It takes courage to disrupt, to call out or call in. It takes courage to say ‘this is not okay’ ‘we can do better’. People will destroy you first rather than face the shame of their bad behaviour. People will give you all sorts of labels, rather than deal with why what you say triggers them.
There is no such thing as fearlessness. Courage is not the absence of fear. It is forging ahead in spite of it. So go ahead be a Disruptor, do it imperfectly, with butterflies in your stomach and the shakes in your voice – Do it anyway.
The so called national icons of today like Nelson Mandela and Martin Luther were once called the same names . You don’t have to do the great deeds that they did, that’s their journey. You just Disrupt the little corner where you are. Remember the absence of fear is not a requirement.
I am not sure if people come into our lives to teach us something about ourselves. I am weary of believing that’s the absolute truth because it may take away accountability from people for their bad behaviour. Absolving them of their faults because ‘every thing happens for a reason’.
I think this one of the reason people resist forgiveness, because it can feel like we are abandoning a part of ourselves that needs an acknowledgment that a wrong was done.
I only know that we can learn a lot from observing the ‘actors’ in the story of our life. There are people in our life who reflect to us how we reject ourselves, how we silence ourselves, how we deny our power and the beauty of who we are.
They way they treat us, reflect to us the part of us that is still in enmity with ourselves. I’m not sure if we should absolve them of their responsibility. I know we should welcome the opportunity this observation gives us.The opportunity to heal those parts of us. To integrate all parts to the unity of our purpose.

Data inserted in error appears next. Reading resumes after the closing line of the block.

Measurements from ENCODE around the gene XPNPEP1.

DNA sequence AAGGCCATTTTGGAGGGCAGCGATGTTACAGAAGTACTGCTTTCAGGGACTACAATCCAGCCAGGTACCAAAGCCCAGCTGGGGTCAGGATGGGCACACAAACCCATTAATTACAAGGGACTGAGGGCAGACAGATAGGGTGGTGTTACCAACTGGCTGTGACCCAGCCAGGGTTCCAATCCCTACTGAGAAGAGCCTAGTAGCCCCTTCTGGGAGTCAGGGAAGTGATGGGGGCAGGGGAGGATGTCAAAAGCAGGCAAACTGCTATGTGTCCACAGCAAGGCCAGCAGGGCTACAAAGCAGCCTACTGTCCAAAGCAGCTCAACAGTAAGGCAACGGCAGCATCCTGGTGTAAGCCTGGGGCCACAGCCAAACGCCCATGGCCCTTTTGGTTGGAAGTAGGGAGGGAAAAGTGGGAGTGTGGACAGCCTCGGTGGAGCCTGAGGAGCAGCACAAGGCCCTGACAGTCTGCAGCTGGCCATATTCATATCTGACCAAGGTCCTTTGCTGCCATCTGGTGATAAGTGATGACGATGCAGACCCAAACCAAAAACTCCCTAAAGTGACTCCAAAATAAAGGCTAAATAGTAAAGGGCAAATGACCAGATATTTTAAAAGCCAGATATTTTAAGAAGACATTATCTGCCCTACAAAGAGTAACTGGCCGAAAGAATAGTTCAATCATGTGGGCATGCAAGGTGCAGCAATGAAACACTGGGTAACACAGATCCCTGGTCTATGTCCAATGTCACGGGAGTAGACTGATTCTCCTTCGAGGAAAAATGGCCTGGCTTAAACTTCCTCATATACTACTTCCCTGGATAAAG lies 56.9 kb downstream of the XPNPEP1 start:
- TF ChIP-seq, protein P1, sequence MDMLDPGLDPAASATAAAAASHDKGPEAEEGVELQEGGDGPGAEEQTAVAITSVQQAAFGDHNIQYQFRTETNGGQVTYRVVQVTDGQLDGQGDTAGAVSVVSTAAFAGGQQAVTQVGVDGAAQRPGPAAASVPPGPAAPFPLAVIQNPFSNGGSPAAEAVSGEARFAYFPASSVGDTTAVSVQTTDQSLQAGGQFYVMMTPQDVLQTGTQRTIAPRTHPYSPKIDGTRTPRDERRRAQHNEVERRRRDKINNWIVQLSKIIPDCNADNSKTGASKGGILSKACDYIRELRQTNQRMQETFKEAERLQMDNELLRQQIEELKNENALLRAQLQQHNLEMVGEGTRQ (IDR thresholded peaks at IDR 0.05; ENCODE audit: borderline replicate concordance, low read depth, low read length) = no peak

When you have been taught that humility; being a good girl means shrinking yourself to take up as little space as possible; You might realise too late that you have been abused and you should have cried out. A lot of Black women are getting sick mentally and physically and end up dying from the sickness of Resilience, of being the Strong Black Woman.
A friend once told me that she felt sick and couldn’t tell whether she was sick enough to go to the Doctor. She said she cried from the frustration of not being able to make that decision. This shouldn’t be, we need to sharpen our intuition, our self care radar.
Malcolm X in his bio talks about the value of crying out. He says his mother was especially hard on him because he was the lightest of his siblings and his father’s favourite. It was his mother’s way of ensuring that he didn’t think he was better. His salvation when his mother would try to excessively punish him would be to cry out make a real spectacle of it and it worked.
I have a pic of myself as a 5 year old of the most beautiful day of my childhood. At least as I can remember. I had refused to go to church and my uncle took me to town and spent the day spoiling me. I learnt that day, that protesting may get you a hiding but it can also get you rewarded.
In the Netflix crypto swindler documentary. It is narrated that when things went south in that company, the loudest protesters were paid first. It pays to speak out, to protest, to cry out. They may call you a victim, divisive. It doesn’t matter, they want you to keep quiet so they keep abusing you and say that you’ve enjoyed it.
I have protested and left relationships-family, friends , religion and institutions. Protesting though it made me some enemies, attracted disapproval and has had detrimental financial and emotional consequences to my life has bought me freedom. The freedom to practice self reclamation and self sovereignty. That is my most prized possession and my wish for all Black Women who desire it.
I dream of a world where everyone would embody true self-sovereignty. Where we will all relate in our full power. Where there is no need for others to be inferior or shrink to relate in harmony with others. Where there is no need to subordinate, to shrink, to wield power over others.